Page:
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03/31/10 10:00 AM ET

Rockies 2010 organization preview

With strong crop of hitters, club developing pitching

The future success of every Major League team lies largely in its Minor League pipeline. With that in mind, each preseason, MLB.com takes a comprehensive look at the farm systems of all 30 organizations, from top prospects to recent Draft picks.

With a strong young nucleus of largely homegrown hitters in the big leagues already, the Rockies have been concentrating on amassing pitching in the Minors, and that is reflected in their preseason Prospects to Watch list -- which is arm-heavy -- with seven of the 10 spots going to hurlers. The club continued to focus on that area in the Draft, adding seven pitchers in the first 10 rounds, including four college hurlers and, with their first pick, arguably the best high school left-hander on the board in Tyler Matzek. When not going for pitchers, the team concentrated on deepening its corner infield and outfield depth and did not call the name of a middle infielder until the 14th round.

With two postseason appearances in the last three years, the Rockies have clearly built a strong team and done it largely through their player development and scouting, both domestic and international. That success looks like it will continue for a while.

Coming Soon

Jhoulys Chacin, RHP
The young Venezuelan was MLB.com's Starting Pitcher of the Year in 2008, when he went 18-3 with a 2.03 ERA between two Class A stops. While he didn't duplicate those numbers in '09, he still earned Texas League All-Star honors at Tulsa and looked good at Triple-A Colorado Springs, combining for a 3.21 ERA in 22 games. He made his big league debut, posting a 4.91 ERA in nine games, and is very much in the picture for 2010.

Opening Day 2010
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30 Clubs in 30 Days
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10 prospects to watch

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Samuel Deduno, RHP
What a comeback for Deduno, who is a favorite of the organization as much for his terrific makeup (they've compared him to Ubaldo Jimenez in that department) as his stuff. After missing all of 2008 following elbow surgery, he rebounded in 2009 to earn Texas League Pitcher of the Year, going 12-4 with a 2.57 ERA in 24 starts, limiting league batters to a .202 average (fourth among all Minor League full-season starters) and fanning 123 in 133 innings. He spent September with the big league club but did not see action.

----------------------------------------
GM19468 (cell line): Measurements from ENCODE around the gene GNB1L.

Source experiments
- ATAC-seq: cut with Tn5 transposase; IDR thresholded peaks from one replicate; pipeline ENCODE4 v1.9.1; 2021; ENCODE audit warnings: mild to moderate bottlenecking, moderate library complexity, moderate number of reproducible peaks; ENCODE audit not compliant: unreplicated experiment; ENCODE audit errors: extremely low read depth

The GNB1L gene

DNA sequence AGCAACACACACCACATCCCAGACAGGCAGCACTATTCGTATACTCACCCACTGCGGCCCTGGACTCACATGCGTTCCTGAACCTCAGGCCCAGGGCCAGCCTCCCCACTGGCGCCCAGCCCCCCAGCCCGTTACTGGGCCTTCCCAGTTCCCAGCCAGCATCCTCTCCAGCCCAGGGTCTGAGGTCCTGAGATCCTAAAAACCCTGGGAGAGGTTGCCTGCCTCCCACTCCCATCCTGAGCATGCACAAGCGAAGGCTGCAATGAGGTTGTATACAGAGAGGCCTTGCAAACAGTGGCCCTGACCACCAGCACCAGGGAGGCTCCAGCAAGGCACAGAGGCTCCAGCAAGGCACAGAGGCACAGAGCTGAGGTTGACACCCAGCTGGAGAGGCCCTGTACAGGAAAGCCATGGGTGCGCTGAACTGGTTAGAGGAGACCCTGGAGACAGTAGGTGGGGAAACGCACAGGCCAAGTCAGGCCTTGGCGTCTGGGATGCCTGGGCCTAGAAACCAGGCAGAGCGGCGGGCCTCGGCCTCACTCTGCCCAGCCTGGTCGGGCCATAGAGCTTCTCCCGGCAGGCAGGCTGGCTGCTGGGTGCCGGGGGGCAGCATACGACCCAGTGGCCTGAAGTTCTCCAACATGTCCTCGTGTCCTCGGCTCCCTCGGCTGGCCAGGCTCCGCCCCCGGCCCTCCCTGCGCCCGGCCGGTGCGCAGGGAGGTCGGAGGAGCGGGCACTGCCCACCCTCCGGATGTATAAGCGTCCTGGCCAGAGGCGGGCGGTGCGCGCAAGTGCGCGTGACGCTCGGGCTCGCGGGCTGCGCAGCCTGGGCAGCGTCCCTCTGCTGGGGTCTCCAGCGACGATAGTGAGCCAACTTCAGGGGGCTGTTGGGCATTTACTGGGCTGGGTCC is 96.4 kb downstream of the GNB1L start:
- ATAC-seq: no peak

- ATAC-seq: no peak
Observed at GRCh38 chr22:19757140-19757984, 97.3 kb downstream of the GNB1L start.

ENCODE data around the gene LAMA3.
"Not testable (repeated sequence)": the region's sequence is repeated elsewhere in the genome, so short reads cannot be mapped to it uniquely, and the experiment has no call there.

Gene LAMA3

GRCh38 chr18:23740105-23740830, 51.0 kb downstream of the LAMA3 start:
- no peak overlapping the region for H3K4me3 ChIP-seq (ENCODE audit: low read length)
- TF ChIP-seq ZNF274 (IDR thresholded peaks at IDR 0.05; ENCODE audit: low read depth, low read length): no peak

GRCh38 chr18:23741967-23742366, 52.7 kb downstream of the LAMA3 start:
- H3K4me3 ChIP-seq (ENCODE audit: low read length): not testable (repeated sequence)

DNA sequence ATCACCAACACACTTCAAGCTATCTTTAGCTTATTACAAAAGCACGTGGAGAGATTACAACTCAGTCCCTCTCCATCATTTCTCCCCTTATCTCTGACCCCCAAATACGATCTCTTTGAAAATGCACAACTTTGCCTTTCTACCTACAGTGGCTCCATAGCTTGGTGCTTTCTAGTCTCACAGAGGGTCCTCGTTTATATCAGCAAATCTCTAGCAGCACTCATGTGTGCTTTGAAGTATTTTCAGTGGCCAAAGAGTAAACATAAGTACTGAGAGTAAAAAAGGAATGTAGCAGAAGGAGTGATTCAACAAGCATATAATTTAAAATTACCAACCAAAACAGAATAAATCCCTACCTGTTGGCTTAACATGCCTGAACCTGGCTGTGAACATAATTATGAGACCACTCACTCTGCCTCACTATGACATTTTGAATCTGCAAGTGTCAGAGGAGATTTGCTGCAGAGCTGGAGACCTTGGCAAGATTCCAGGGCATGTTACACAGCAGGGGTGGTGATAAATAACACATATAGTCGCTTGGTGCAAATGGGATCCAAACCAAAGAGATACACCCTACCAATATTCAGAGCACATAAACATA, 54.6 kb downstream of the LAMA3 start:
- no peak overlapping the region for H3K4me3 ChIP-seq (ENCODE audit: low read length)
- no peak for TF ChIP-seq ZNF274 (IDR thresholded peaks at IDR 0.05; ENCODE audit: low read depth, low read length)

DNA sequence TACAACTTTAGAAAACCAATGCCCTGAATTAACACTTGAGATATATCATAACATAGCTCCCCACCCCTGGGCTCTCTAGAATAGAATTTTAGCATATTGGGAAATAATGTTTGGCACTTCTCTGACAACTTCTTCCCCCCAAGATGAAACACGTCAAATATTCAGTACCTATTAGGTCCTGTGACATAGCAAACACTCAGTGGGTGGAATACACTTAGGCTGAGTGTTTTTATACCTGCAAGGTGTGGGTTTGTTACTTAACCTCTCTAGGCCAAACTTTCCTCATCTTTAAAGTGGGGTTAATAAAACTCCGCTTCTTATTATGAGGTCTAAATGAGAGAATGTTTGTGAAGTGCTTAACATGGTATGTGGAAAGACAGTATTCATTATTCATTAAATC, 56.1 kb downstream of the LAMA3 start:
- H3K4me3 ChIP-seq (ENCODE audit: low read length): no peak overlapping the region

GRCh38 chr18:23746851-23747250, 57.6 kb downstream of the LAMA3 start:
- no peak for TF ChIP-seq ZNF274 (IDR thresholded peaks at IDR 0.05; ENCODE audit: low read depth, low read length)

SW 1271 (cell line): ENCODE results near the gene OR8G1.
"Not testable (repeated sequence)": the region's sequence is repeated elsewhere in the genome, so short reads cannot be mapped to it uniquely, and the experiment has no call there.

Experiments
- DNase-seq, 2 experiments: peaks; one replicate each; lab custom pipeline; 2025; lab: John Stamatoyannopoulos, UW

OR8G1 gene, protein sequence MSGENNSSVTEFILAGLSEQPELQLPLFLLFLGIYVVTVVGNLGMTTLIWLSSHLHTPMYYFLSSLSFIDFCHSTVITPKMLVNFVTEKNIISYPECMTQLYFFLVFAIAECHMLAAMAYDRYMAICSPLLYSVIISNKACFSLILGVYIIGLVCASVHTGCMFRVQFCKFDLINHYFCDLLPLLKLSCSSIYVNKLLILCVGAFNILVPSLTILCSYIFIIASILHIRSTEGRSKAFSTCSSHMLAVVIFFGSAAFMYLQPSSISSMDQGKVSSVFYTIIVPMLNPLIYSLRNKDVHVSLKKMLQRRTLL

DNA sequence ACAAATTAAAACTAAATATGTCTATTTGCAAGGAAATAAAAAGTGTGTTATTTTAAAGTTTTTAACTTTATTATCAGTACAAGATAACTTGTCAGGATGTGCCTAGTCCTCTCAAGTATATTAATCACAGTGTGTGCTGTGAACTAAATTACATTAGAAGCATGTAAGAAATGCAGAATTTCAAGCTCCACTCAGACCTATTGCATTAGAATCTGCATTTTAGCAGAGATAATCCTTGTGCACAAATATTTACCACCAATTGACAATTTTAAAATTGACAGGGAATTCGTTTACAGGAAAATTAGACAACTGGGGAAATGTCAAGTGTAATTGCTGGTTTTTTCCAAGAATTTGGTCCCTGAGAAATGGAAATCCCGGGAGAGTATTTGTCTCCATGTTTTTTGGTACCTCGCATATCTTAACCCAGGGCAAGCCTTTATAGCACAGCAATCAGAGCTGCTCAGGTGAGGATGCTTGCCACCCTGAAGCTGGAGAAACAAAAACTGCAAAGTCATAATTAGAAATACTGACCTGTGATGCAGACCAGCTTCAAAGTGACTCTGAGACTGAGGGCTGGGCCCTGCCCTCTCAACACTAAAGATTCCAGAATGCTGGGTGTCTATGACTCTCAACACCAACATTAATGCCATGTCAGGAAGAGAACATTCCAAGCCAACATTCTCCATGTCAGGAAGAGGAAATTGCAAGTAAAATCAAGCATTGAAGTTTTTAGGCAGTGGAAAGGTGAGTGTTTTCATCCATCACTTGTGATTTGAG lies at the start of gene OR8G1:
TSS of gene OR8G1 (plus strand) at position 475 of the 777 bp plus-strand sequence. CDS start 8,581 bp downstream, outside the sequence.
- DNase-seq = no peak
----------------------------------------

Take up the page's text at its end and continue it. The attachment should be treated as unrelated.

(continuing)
Esmil Rogers, RHP
A shortstop who averaged .209 in three seasons in the Dominican League but flashed a great arm, Rogers was converted to the mound in 2006, and his development has been rapid, to say the least, culminating in his big league debut last summer. Rogers has a lively fastball in the low 90s, and his secondary pitches are coming along nicely as well. He has a clean delivery and good mechanics as well as good control. A Texas League All-Star with a 2.48 ERA at Tulsa, he combined for a 4.41 ERA between Tulsa and Colorado Springs before making his lone Major League start.

Eric Young Jr., 2B/OF
Coming back from a knee injury which slowed him in winter ball in his quest to play baseball year round, Young is a speedy and versatile infielder/outfielder with game-changing speed and outstanding makeup. The son of a Rockies legend, he could make the club as a utilityman extraordinaire. He hit .299 with 58 steals at Colorado Springs in 2009 to earn PCL Rookie of the Year honors and made his big league debut in September. The switch-hitter from New Jersey has already led the Minors in steals once and, when healthy, consistently ranks among the Minor League leaders in that category as well as runs scored. He's never stolen fewer than 40 bases in a full season, and his 118 runs this year ranked second in the Minors.

Under the Radar

Edgmer Escalona, RHP
The Venezuelan reliever was added to the Rockies' 40-man roster this year after posting a 3.15 ERA over five pro seasons and combining for a 2.47 ERA this past summer in 59 games in relief between Modesto and Tulsa. The 6-foot-4 225-pounder with the sinking fastball in the mid-90s struck out 113 in 70 innings while walking just 18, and he could be a surprise addition to the team's bullpen in the not-too-distant future.